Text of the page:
COUNCIL BRIEFS - November 15, 2011
MEETING AT A GLANCE
Click here to view the full Council package for November 15, 2011.
Just in time for Whistler’s Welcome Week, a bold awareness campaign, Walk Safe, is being launched with an aim to change behaviours and ultimately, protect young adults, youth and children at night. With darkness setting in early evening during the winter season, pedestrians need to ensure they are visible walking through town and across roadways at night.
Constable Tara Merrie of the RCMP gave a presentation to council regarding the Walk Safe Campaign. The campaign demonstrates that by taking simple precautions and understanding safety hazards, the community can reduce serious and fatal accidents between vehicles and pedestrians in Whistler.
Seasonal workers just arriving to Whistler are often surprised to see the beauty of surrounding mountains in the night sky. Lighting Whistler streets and roadways is designed to enhance the resort’s natural beauty, while the brightly-lit pedestrian walkways of the Village stroll and parts of the Valley Trail guide residents and visitors to village amenities. Transitioning from the stroll across Highway 99 and into Whistler subdivisions, pedestrians may not realize how dark the streets are, and how drivers often have difficulty seeing walkers crossing roadways.
With this reality, candid messages for Walk Safe highlight how making yourself visible while walking across Whistler roadways at night can in fact, save your life. Using a reflector, head lamp, reflective clothing or staying on lit trails, using crosswalks and walking facing traffic can each make a huge difference for a pedestrian to be visible at night. As part of the new Walk Safe campaign, 5,000 reflectors will be distributed for free to the target group to promote pedestrian safety.
The Walk Safe public service campaign, initiated by Whistler’s Royal Canadian Mounted Police (RCMP) and the Whistler Fire Rescue Services, is a partnership with the Resort Municipality of Whistler and the Whistler Blackcomb Foundation. Together, with support from local media, business owners and schools, Walk Safe aims become an essential component of life in Whistler.
Learn more and stay tuned for updates on the Walk Safe program at www.whistler.ca/walksafe.
Luge World Cup
Nicole Simon- Zirnhelt, Canadian Luge Association gave a presentation regarding the Whistler Luge World Cup on December 9 and 10, 2011.
This is the first international Luge event to visit Whistler since the 2010 Olympic Games. The event will include 15 nations and 110 athletes, bringing an estimated 1,000 room nights to Whistler during the event. The Luge World Cup will be broadcast internationally, including on TSN nationally.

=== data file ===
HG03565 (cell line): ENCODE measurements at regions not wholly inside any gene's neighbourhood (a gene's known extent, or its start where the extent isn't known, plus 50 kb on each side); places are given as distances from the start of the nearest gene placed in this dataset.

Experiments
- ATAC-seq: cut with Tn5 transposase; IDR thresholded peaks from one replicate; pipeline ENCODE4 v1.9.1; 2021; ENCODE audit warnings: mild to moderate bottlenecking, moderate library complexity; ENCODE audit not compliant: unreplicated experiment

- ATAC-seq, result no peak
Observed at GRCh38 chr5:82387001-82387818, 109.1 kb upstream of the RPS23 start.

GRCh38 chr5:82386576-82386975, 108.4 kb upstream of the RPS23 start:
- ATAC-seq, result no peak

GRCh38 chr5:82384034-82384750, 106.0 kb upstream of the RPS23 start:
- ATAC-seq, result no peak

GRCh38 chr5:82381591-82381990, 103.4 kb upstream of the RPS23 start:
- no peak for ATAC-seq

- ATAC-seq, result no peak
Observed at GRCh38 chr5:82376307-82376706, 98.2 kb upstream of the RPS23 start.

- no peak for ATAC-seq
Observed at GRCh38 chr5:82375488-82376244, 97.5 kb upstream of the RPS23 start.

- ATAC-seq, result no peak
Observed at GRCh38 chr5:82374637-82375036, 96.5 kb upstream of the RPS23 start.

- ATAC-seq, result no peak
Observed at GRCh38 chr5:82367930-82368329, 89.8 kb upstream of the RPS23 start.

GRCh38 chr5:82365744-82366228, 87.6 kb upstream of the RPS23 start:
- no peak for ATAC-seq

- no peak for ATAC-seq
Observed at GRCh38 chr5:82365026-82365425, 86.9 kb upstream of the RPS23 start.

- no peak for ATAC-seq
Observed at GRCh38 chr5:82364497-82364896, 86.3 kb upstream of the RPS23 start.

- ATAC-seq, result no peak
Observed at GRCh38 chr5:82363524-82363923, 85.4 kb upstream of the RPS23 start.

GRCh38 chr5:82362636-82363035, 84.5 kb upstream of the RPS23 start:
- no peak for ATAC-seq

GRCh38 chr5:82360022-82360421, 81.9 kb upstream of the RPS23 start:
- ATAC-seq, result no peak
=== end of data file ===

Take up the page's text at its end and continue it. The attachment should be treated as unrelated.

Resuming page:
The community focused event will offer tickets at 10 dollars per day. Tickets will be available at www.whistler.com. Family friendly events will include Luge demonstrations in Village Square, fireworks each event day and a photo booth.
Whistler will be host the Luge World Championship in January 2013.
Nordic Trails on the Nicklaus North Golf Club
Craig Mackenzie, Whistler Nordics Ski Club, gave a presentation to council regarding the grooming of the Nordic trails on the Nicklaus North Golf Club this season.
Mackenzie expressed his concerns over council’s decision to not groom the Nicklaus North Golf Club portion of the trail network this year, a decision that was a result of the cuts associated with the $1.2 million reductions announced in the RMOW service review earlier this Fall.
In previous years, the RMOW groomed approximately four kilometres of Nicklaus North trails. This accounts for approximately 13 per cent of the trail network in the previous years of operation (4 km out of 32 km). This equates to approximately $30,000 in total budgeted grooming and patrol costs on an annual basis.
By not grooming Nicklaus North trails and moving to groom the multi-use trails primarily by snowmobile groomer, it is estimated that the RMOW would save approximately $40,000 in operating costs. Most of the savings will be achieved by eliminating one of three seasonal full time grooming positions while other savings will be realized in decreased fuel costs, equipment maintenance costs, set up/take down and patrol/trail maintenance staffing costs.
The service review process did not include a public consultation process prior to decisions being made on which individual functional areas were to be reduced. However, both the Nicklaus North Golf Course and Whistler Nordics were subsequently made aware of the service reduction and the corresponding rationale.